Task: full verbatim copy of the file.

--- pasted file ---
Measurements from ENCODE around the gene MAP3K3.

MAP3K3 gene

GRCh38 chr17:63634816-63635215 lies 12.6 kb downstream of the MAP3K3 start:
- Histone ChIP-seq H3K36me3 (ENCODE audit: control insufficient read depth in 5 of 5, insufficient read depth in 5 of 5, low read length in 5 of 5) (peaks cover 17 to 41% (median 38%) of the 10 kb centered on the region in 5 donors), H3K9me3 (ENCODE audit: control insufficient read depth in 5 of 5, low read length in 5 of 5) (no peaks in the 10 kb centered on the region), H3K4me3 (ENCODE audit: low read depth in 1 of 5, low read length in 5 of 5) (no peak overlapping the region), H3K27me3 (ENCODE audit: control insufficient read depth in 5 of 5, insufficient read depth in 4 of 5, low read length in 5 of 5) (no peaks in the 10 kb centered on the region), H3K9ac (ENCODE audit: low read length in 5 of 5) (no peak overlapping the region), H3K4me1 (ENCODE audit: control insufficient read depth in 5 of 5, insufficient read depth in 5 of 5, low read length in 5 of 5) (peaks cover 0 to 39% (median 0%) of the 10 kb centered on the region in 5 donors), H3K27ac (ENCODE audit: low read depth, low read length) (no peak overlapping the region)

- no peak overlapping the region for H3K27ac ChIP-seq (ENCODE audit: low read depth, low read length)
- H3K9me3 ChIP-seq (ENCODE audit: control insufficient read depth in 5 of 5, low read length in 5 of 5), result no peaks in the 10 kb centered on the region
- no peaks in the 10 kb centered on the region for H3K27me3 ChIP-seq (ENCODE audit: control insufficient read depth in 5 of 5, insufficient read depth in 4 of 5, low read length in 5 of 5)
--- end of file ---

Measurements from ENCODE around the gene MAP3K3.

MAP3K3 gene

GRCh38 chr17:63634816-63635215 lies 12.6 kb downstream of the MAP3K3 start:
- Histone ChIP-seq H3K36me3 (ENCODE audit: control insufficient read depth in 5 of 5, insufficient read depth in 5 of 5, low read length in 5 of 5) (peaks cover 17 to 41% (median 38%) of the 10 kb centered on the region in 5 donors), H3K9me3 (ENCODE audit: control insufficient read depth in 5 of 5, low read length in 5 of 5) (no peaks in the 10 kb centered on the region), H3K4me3 (ENCODE audit: low read depth in 1 of 5, low read length in 5 of 5) (no peak overlapping the region), H3K27me3 (ENCODE audit: control insufficient read depth in 5 of 5, insufficient read depth in 4 of 5, low read length in 5 of 5) (no peaks in the 10 kb centered on the region), H3K9ac (ENCODE audit: low read length in 5 of 5) (no peak overlapping the region), H3K4me1 (ENCODE audit: control insufficient read depth in 5 of 5, insufficient read depth in 5 of 5, low read length in 5 of 5) (peaks cover 0 to 39% (median 0%) of the 10 kb centered on the region in 5 donors), H3K27ac (ENCODE audit: low read depth, low read length) (no peak overlapping the region)

- no peak overlapping the region for H3K27ac ChIP-seq (ENCODE audit: low read depth, low read length)
- H3K9me3 ChIP-seq (ENCODE audit: control insufficient read depth in 5 of 5, low read length in 5 of 5), result no peaks in the 10 kb centered on the region
- no peaks in the 10 kb centered on the region for H3K27me3 ChIP-seq (ENCODE audit: control insufficient read depth in 5 of 5, insufficient read depth in 4 of 5, low read length in 5 of 5)